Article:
Why I got it so wrong?

So, the first thing to say is that my election prediction was completely wrong. Not wrong, as in “A couple of seats off for each party”, but wrong as in “the course of UK history would have been different if I had been right” sort of wrong.

Given my previous record, you might have expected a bit of caution on my part. Brexit, Trump and Corbyn. I have been completely off on all of them. I’m sure this inspires great confidence, but at least I am now able to write some observations on just how wrong I was.

First off, my prediction was a Conservative majority of 72. The result was in fact a Conservative majority of minus 8 or put more simply, they fell short of a majority.

So, where did it all go wrong? Let’s pick over my predictions.

Conservatives: 42.4% – 318 seats (prediction = 44% – 361 seats)

My prediction for the Conservatives wasn’t too far off. I anticipated that their unthinking ‘Brexit means Brexit’, ‘No deal is better than a bad deal’ and flag waving platitudes would see them do very well. To an extent I was right, but where they fell short was in how well the Labour Party did. May thought she would trounce Corbyn for being unfit to be Prime Minister, but following seven years of Tory misrule and a rocky Brexit process she was the one who seemed unfit to people. May’s gamble, like Cameron’s gamble backfired massively.

Labour: 40.0% – 262 (My prediction: 33% – 212 seats)

I was as surprised as anyone at just how well the Labour Party did at this election. I imagined that May’s constant talk of Corbyn’s record and repeating the mantra of being ‘strong and stable’ would see them through. In fact, the result is like getting the first whiff of spring in the eternal winter of Narnia. I am very impressed (and pleased) with just how well Labour did, but someone ought to break it to them that they didn’t actually win and that against such an ineffectual government willingly embracing self-harming Brexit they really ought to be aiming to win, not avoid calamity.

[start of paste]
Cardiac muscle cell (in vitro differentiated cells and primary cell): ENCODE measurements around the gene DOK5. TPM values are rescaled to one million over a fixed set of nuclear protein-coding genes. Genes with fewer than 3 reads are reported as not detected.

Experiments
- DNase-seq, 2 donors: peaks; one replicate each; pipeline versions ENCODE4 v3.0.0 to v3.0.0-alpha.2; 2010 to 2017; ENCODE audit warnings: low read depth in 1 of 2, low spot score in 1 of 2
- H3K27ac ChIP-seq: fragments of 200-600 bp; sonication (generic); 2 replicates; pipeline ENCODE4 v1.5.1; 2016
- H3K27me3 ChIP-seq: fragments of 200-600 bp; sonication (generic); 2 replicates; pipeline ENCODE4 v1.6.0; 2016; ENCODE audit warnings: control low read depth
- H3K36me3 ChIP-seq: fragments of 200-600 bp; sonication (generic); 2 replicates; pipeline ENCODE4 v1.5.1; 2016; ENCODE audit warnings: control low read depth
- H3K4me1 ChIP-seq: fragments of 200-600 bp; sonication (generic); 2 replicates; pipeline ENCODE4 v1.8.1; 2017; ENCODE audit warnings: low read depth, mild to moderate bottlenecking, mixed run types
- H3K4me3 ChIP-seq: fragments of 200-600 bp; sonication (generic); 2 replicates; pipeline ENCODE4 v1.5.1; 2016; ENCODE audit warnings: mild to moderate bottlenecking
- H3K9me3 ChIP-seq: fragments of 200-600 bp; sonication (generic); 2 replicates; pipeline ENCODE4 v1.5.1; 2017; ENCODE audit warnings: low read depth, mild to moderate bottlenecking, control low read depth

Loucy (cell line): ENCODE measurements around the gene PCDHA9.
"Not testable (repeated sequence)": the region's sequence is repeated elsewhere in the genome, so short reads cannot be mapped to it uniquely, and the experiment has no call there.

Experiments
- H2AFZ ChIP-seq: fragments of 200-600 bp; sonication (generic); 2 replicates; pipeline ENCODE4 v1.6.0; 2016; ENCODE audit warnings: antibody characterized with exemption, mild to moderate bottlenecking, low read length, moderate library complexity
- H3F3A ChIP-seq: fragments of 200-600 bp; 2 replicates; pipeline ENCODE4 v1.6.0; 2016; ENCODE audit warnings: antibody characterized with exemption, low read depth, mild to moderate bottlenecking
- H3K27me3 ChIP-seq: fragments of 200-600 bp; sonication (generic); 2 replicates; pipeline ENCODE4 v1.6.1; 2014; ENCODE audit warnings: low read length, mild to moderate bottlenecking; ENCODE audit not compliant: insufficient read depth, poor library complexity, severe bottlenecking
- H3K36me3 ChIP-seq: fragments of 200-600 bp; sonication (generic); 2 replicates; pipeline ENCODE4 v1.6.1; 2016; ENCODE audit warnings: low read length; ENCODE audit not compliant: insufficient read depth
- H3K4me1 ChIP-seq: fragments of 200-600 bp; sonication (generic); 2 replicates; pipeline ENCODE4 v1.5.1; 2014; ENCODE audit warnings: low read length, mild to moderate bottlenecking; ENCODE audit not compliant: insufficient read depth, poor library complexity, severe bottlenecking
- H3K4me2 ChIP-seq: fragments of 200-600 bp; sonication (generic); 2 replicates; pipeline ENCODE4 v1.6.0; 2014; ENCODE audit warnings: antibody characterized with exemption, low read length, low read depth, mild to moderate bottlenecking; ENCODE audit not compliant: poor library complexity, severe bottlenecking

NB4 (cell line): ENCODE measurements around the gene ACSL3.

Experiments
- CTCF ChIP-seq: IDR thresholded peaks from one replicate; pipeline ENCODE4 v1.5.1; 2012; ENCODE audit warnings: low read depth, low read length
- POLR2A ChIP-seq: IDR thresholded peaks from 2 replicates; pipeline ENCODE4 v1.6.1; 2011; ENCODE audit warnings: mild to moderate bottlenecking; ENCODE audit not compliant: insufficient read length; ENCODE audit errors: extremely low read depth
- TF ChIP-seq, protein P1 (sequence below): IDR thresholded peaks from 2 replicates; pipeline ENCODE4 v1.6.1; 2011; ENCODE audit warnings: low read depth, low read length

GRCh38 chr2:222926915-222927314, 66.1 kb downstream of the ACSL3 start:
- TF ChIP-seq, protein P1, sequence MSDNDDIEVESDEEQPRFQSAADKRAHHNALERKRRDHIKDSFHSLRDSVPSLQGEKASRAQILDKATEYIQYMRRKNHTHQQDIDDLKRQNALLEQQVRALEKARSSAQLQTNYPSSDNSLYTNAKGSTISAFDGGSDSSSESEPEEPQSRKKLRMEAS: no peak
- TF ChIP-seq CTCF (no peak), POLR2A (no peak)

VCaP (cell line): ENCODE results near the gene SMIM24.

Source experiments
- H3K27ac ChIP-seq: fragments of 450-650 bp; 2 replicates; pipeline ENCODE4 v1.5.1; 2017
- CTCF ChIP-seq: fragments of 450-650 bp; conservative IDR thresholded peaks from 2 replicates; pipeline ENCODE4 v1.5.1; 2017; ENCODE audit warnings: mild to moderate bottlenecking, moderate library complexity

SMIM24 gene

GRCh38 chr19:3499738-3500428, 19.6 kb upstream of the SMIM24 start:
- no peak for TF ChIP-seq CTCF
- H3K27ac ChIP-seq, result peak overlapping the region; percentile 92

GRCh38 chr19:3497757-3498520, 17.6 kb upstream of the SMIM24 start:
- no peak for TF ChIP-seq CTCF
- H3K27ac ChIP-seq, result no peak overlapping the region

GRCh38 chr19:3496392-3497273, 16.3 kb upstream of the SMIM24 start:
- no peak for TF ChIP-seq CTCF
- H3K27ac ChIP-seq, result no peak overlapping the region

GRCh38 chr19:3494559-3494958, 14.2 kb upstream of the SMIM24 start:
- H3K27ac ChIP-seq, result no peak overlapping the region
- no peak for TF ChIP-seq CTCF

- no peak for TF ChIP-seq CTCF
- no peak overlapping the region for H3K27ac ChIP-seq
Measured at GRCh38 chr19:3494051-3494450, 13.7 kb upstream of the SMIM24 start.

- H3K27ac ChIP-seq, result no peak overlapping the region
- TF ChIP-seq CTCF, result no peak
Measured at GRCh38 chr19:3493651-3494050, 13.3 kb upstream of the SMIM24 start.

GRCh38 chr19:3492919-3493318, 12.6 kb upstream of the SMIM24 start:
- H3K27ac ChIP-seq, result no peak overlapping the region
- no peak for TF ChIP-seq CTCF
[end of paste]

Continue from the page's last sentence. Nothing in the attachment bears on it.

Lib Dem: 7.4% – 12 seats (My prediction: 8% – 9 seats)

Here my prediction wasn’t too far off.  The Lib Dems had been hoping to mop up all those die-hard Remainers out there, but many of them ended up supporting the Brexit-supporting Labour Party instead. Funny old world.

UKIP: 1.8% – 0 seats (My prediction: 5% – 0 seats)

UKIP’s utter meltdown was more extreme than I expected, although they did win he anticipated number of seats (i.e. zero). Contrary to my prediction, UKIP voters didn’t go en masse for the Tories and instead split 50-50 to Labour and the Tories. Surprising maybe, but then many UKIP voters were Northern working class people who recoil at the idea of ever voting Tory. Maybe some of them thought, “The Brexit battle is won, now we need half-decent social services and a government that actually cares about people like us.” The idea of UKIP being a gateway drug from Labour to the Tories was not all it was cracked up to be.

Green: 1.2% – 1 seat (My prediction: 2% – 2 seats)

This result was probably the easiest to get right, nevertheless I went and got it wrong. I thought the Greens would hold onto Brighton Pavilion (which they did) and also take Bristol West (which they not). In fact, Labour’s Thangam Debbonaire in Bristol West got a majority of over 37,000, enough not only to cling on, but to build a small maisonette out of her votes and still have enough to beat the Greens with.

So the one prediction I could get on the nose fairly easily, I was also wrong on.

SNP: 35 seats (My prediction: 48 seats)

In a bizarre (and, were the circumstances different, amusing) turn of events, the only reason May is still in Downing Street is because of Scotland. Had the Tories lost all of their seats in England and not picked up any in Scotland, Corbyn might well be measuring drapes and putting his sandals on the shoe rack in number ten. It also lays dead the question of independence for the foreseeable future.

 

In summary, I was wrong, and wrong by quite a long way. This is good news in that usually when I’m wrong, I depress myself. This time there is a glimmer of hope that next time round “one-more-heave Corbyn” will come up trumps.

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